No group has publicly claimed responsibility for Wednesday’s attack. It was unclear whether the prisoners Ghani said would be released were still in custody Wednesday.
The three prisoners — Mali Khan, Hafiz Rashid and Anas Haqqani — belong to the Haqqani network, a violent group allied with the Taliban. The network has been behind the abductions of a number of high-profile foreigners in recent years, including U.S. soldier Bowe Bergdahl, who was held for five years.
Haqqani is the son of the Haqqani network’s founder. His older brother is the deputy leader of the Taliban.
The three prisoners were expected to be transferred to Qatar on Tuesday evening, according to an Afghan security official who spoke on the condition of anonymity because he was not authorized to speak publicly about the exchange. He said that the two hostages, U.S. citizen Kevin King, 63, and Australian Timothy Weeks, 50, had not yet been released but that the Afghan government hoped that transferring the Haqqani network commanders would lead to an exchange.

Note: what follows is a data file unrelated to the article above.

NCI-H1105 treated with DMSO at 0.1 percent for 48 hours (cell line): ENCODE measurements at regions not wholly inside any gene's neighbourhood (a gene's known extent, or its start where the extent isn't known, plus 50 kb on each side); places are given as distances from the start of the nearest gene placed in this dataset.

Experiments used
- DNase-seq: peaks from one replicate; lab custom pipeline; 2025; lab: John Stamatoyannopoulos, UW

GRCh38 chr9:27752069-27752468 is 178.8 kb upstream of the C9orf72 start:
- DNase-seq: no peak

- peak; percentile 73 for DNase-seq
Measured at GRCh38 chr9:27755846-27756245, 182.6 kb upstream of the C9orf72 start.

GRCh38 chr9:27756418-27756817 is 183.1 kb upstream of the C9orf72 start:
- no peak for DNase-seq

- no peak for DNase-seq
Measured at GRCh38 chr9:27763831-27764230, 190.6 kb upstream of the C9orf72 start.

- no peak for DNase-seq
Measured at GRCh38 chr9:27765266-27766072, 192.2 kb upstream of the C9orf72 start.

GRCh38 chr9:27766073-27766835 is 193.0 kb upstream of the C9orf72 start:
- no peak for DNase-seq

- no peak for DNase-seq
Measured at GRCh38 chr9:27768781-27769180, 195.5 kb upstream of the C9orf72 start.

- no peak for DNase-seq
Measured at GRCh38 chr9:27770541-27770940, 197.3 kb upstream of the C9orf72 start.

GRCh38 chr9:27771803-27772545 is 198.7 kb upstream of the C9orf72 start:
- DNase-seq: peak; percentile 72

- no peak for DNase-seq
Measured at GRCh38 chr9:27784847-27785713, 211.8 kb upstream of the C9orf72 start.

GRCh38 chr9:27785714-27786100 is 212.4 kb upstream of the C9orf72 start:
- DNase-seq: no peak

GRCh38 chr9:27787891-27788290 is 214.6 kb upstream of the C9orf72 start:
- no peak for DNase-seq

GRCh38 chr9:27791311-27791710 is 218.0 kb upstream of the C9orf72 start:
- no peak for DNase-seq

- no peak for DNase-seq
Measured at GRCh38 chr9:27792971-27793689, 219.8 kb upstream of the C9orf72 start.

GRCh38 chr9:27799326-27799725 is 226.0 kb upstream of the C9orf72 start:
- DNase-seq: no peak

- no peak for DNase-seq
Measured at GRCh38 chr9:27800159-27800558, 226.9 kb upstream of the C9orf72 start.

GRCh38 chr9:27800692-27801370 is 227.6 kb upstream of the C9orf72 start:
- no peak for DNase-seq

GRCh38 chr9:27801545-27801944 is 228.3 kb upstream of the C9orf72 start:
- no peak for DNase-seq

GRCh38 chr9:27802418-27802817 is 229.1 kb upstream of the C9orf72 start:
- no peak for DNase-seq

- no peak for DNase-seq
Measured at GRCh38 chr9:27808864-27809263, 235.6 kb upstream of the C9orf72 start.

Ghani’s announcement about the exchange was a departure from his government’s past statements that releasing Haqqani would be a “red line,” and it comes at a politically sensitive time.
Results from a Sept. 28 presidential election that pitted Ghani against his political rival, Abdullah Abdullah, who is serving as Afghanistan’s chief executive, are pending. On Wednesday, the country’s election commission said the results would not be announced Thursday as planned.
The target of Wednesday’s blast appeared to be an armored vehicle belonging to GardaWorld, a Canadian security company, and at least four of the wounded were foreigners, said Nasrat Rahimi, a spokesman for the Interior Ministry. He did not know the nationalities of the wounded. GardaWorld said in an emailed statement that its employees were “impacted” in the attack but declined to comment further.
The powerful blast shook Kabul during rush hour, smashing windows of houses and shops nearby, residents said.
The deaths of at least three children in the attack added to a growing number of child casualties in Afghanistan. Last month, the United Nations said that between Jan. 1 and Sept. 30, at least 631 children were killed in Afghanistan and 1,830 were wounded, an 11 percent increase compared with the same nine-month period the previous year.
Sharif Hassan contributed to this report.